 Where taxpayer acquires land by purchase, and subsequently subdivides and sells,
there will be little problem in characterizing the proceeds as income.
 Where the taxpayer acquired the land for a purpose other than resale and then, many
years later, decides to subdivide and sell. It is a question of mixed fact and law
whether the taxpayer is carrying on a business.

Scottish Australian Mining Co Ltd v FCT—the land not acquired with a


profit-making intention by resale

 Taxpayer purchased land for the purpose of mining coal. Then it sold the land in
subdivision and granted to schools and churches.

 Held: the profit from sale was not income. The land which was acquired and used
for different purpose is no longer a business-like carry out (not within scope).
As the company is not formed for dealing in land, all the company did was to
take steps to realize the land to the best advantage. This does not convert the
transaction into a business.
 If it is advantageous to the sale of the land as a whole to set aside part of the
land for parks and other amenities, this does not convert the transaction from
one of mere realization into a business. It is simply part of the process of
realizing a capital asset.

Profit-making scheme
The proceeds of an isolated or extraordinary transaction will be OI if they fall into at
least one of three categories, where the transaction:
 Forms a business in itself
 Falls under the first strand of FCT v Myer Emporium
 Falls under the second strand of FCT v Myer Emporium
These categories are not mutually exclusive, so it is possible for a transaction to fall
into more one category.

Transaction forms a business in itself under the principle in FCT v


Whitfords Beach
Principle applied to isolated transactions
Case law indicates that if an isolated transaction has sufficient indicators of a business,
then it will generate OI even though it is a one-off transaction.
 It an isolated transaction exhibits sufficient characteristics of a business, then
profit from it will be considered a form of business income and so will constitute
OI.
 Leading case: FCT v Whitfords Beach
 The difference btw an isolated transaction that does or does not produce OI
(Californian Copper Syndicate v Harris)
 A “mere realization” of a capital good made by enhancing the value – this will
result in a capital gain

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Taxation law notes – Winson Edition 2010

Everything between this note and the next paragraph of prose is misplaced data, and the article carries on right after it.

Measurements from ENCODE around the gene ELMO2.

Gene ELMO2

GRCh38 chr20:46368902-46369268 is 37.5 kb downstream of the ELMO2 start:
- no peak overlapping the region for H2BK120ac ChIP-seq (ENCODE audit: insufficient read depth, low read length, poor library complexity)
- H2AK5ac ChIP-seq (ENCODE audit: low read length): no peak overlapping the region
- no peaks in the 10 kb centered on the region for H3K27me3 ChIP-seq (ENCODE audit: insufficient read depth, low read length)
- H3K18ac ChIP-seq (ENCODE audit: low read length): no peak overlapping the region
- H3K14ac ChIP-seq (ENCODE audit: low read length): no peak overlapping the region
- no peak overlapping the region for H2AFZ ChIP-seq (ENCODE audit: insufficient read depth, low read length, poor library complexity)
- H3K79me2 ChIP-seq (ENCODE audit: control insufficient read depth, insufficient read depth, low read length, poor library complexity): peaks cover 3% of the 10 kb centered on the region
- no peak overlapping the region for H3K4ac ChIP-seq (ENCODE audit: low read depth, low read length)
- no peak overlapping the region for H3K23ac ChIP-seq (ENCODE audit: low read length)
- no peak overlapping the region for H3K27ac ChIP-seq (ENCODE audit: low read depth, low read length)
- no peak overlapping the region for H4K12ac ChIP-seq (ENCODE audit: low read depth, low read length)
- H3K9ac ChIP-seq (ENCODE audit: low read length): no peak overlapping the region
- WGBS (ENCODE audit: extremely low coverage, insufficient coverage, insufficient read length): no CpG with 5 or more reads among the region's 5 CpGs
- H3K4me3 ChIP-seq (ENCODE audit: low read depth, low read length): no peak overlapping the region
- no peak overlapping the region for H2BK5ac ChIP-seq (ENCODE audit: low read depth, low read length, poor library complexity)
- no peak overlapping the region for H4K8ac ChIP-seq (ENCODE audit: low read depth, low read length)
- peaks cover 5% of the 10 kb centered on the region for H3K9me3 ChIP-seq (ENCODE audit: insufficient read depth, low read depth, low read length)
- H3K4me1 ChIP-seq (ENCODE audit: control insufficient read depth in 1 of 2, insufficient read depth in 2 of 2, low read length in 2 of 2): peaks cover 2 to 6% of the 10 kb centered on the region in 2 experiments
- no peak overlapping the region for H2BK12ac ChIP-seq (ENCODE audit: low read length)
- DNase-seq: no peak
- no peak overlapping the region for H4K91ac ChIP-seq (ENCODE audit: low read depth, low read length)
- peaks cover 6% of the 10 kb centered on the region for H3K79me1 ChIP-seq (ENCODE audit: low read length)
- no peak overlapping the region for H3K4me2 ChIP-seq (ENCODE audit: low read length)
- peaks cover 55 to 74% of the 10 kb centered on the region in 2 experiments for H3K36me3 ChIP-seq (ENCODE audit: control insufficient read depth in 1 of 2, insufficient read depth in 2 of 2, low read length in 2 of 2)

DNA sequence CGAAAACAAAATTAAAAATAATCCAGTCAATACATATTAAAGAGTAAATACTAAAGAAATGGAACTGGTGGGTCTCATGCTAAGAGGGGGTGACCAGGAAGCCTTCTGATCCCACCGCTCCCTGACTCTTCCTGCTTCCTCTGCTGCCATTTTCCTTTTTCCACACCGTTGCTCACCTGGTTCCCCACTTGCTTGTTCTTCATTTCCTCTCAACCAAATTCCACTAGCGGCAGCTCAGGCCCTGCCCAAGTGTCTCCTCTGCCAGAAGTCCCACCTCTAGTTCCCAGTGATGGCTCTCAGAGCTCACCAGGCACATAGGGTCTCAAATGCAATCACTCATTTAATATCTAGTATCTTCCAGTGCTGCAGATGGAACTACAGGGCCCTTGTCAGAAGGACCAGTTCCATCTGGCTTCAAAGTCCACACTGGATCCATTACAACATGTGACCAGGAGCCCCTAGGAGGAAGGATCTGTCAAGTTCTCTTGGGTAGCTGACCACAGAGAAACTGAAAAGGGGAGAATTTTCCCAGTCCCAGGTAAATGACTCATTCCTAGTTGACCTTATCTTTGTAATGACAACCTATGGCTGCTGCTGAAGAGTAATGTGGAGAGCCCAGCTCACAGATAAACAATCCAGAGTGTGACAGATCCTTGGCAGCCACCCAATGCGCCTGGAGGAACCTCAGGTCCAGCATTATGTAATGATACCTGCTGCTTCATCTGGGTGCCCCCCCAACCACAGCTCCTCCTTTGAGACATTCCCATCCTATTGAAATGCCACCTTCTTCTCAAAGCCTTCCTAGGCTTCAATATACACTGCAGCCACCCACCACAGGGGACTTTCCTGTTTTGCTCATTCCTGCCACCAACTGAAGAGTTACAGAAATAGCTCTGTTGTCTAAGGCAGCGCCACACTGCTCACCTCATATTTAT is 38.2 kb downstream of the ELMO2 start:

 A gain made carrying on a business – this will generate OI

This is highly influenced by the fact that the development was extensive and required
considerable effort and capital. Although the transaction was a one-off isolated
transaction, it had enough characteristics of a business to conclude that the
proceeds are OI.

FCT v Whitfords Beach Pty Ltd


 At the beginning, the purpose of the company is to acquire land. Later the company
was taken over by three shareholders who caused the company to change to enable
land development, and then sold the land.
 Issue: was the taxpayer assessable on the profit on the sale of the subdivided land
under either s25(1) or 26(a) or was the taxpayer merely realising a capital asset?

 Held: the profit was income. The taxpayer was transformed from a company which
held land for the domestic purposes of its shareholders to a company whose
purpose was to engage in a commercial venture with a view to profit.
 The extensive work of development and subdivision is seen to be more than the
mere realization of an existing asset and to be work done in the course of what
was truly a business venture.

FCT v Myer Emporium Ltd


 Myer lend 80million to associate, and then assigned the right to receive the interest
income to Citibank for 45million.
 Issue: was the receipt by taxpayer assessable under s25(1) as an income receipt or
under the second limb of s 26(a) as a profit from a profit-making undertaking or
scheme?

 Held: 45million was assessable income. Myer’s business is retailer and property
developer, so this transaction is outside the scope of the business. However, the two
transactions were an overall profit-making scheme, as the taxpayer intended to sell the
right to receive interest.
 Profit made on a realization or change of investments may constitute income if
the investments were initially acquired as part of a business with the intention or
purpose that they be realized subsequently in order to capture the arising from
they expected increase in value.
 The assignment was not unrelated to and independent of the loan agreement. The
two transactions were interdependent in the sense that Myer would not have entered
into the loan agreement unless it knew that Citicorp would shortly thereafter take an
assignment of the moneys due or to become due for a sum approximating the amount
payable in the consideration of the assignment. The two transactions were essential
and integral elements in an overall scheme, that being scheme a profit-making
scheme.
 The scheme may be a profit-making scheme notwithstanding that neither the
sole nor the dominant purpose of entering into it was the making of the profit.

Post-myer developments
FCT v Cooling
 Taxpayer was a partner in a firm that was considering moving premises. The lease was